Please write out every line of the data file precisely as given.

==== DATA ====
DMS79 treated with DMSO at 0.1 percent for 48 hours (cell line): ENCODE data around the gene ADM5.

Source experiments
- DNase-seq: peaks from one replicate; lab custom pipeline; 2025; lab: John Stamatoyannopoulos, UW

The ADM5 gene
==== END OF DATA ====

DMS79 treated with DMSO at 0.1 percent for 48 hours (cell line): ENCODE data around the gene ADM5.

Source experiments
- DNase-seq: peaks from one replicate; lab custom pipeline; 2025; lab: John Stamatoyannopoulos, UW

The ADM5 gene